For example, you can use a tool like Typeform to conduct user surveys:
You can complement this subjective insight with data gathered from Google Analytics.
With this data, you can come up with a hypothesis. You can then use LeadPages to create landing page variants.
You can then split traffic to these pages using Omniconvert, and so on!
Standalone tools vary greatly in complexity, features and cost. Some of these might be useful outside a CRO context as well (such as using Typeform to gather customer insight or using Google Analytics for general analytics).
Some of the advantages/disadvantages of standalone CRO tools are:
More choice: Instead of relying on an all-in-one tool’s built-in features, you have the option of buying tools based on your own requirements.
Better features: Since most standalone tools do only one thing (such as creating landing pages), they often have better features.
Useful outside CRO: Many standalone tools will be useful outside of CRO as well.
Higher costs: It’s not unusual for standalone tools to run into hundreds of dollars - substantially more expensive than a single all-in-one tool.
Less streamlined: You don’t have a single dashboard to gather data and run tests, which can make it difficult to run a streamlined campaign.
Integration issues: With an all-in-one tool, you can be sure that every feature will integrate with another. With standalone tools, this might not always be the case. There might be no way to integrate your landing page tool with your split-testing tool, for instance.
Whether you choose a standalone or an all-in-one CRO tool will depend largely on your preferences, budget, and marketing needs. There is no one-size-fits all; it’s entirely a matter of individual requirements.
4. A Testing Framework
Most successful CRO campaigns follow a testing framework. This testing framework is essentially a distilled, actionable version of the CRO process we covered above. The exact framework you use will depend on your goals, your business and your existing expertise, but more often than not, it follows this structure:
Step #1: Identifying your business, marketing and conversion goals.
Step #2: Identifying the reasons why you are unable to meet these goals.
Step #3: Coming up with a hypothesis to solve the problem(s) identified in step #2 above.
Step #4: Creating page variants and running split tests.
Let’s walk you through an example to help you understand this framework better.
A Hypothetical Testing Framework
Suppose you are running an online store that sells shoes. You define your business goal as follows:
Business goal: Increase sales of shoes on site by 100%
You now need to define how marketing will help you reach this goal. Thus you say:
Marketing goal: Increase conversion rate from 1% to 2%.
After defining the marketing, you need to define how exactly you will meet this marketing goal. You might have something like this:
Conversion goal: Add larger images, improve checkout process and reduce cart abandonment to increase conversion rate.
Keep in mind that at this stage, your conversion goal is based largely on rudimentary data and conjecture. The actual conversion goal might change depending on the existing and fresh data you capture.
After defining these three goals, you can focus on identifying the reasons why you can’t meet your conversion goals. Once you’ve gathered and analyzed your data (qualitative and quantitative), you might recognize your conversion impediments as:
Customers can’t figure out what the product actually looks like.
High shopping cart abandonment.
Stray clicks during checkout process impede conversions.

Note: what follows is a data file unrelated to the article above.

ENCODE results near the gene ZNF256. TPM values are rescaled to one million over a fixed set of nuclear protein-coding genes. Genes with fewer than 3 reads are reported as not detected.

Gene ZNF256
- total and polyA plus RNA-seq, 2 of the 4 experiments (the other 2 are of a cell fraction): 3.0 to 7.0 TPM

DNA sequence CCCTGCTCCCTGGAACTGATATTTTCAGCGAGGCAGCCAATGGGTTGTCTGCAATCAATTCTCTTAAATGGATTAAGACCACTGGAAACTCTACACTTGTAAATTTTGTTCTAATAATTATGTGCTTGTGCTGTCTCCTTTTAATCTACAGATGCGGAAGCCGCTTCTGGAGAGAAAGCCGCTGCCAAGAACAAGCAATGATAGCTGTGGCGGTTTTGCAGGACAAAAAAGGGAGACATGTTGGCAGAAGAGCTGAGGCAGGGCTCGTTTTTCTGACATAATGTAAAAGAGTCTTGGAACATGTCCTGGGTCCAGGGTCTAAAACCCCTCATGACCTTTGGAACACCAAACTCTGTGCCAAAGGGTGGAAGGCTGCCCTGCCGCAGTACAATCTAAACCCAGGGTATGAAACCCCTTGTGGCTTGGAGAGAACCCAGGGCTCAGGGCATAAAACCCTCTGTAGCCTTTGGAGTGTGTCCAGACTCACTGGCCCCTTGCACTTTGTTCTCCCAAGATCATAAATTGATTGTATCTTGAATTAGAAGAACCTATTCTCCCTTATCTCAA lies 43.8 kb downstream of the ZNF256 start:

With this, you can come up with different hypotheses to solve the above problems, such as:
Use large images to show off the product and its craftsmanship.
Offer free shipping to cut down on shopping cart abandonment.
Remove navigation and all other external clicks from the checkout process to prevent stray clicks.
After doing this, you can create your own page variants and start testing these hypotheses.
As mentioned before, CRO is a long-term process. Only 14% of A/B tests deliver a winning result. For sites with low traffic, this often means that you might spend weeks testing different variants only to get negative results.
A successful CRO campaign, therefore, requires a lot of patience. You should be willing to devote anywhere from 3-6 months before you see a marked improvement in results.
However, just because a particular test failed doesn’t mean that it wasn’t useful. There is real value in every result, good or bad as you can learn insights that may have been previously unknown to you.
For example, if you’re testing out different CTA button colors, you might realize that your existing color converts better than any tested variants. This doesn’t mean that the time spent testing was a failure; it means that either:
Your existing color stood out on the page and didn’t need to be changed.
Your tested variants were not remarkable enough to improve upon existing colors.
Here are some potential things to ask yourself after failed results:
Did you test based on intuition or on actionable insights from research?
Are you blindly following best practices advised on the internet?
Do the metrics you are testing match your business goals?
Was the variation tested bold enough to be noticed by visitors?
Did you end the tests too soon?
Review your tests and ask yourself these questions and redesign your campaign.
This wraps up chapter 2. In the next chapter, we’ll look at how to gather data for your tests.
CRO does not yield quick results. It is also not a magical bullet to all your marketing woes.
CRO is NOT a list of best practices, nor is it consistent across websites and industries.
Every successful CRO campaign follows a process.
If you want to run a successful CRO campaign, you have to start by gathering insights into your audience.
You also need traffic, high-quality tools and a proven testing framework.
Lastly, you need patience; a CRO campaign might not yield results for weeks, if not months.
Go back to the Table of Contents.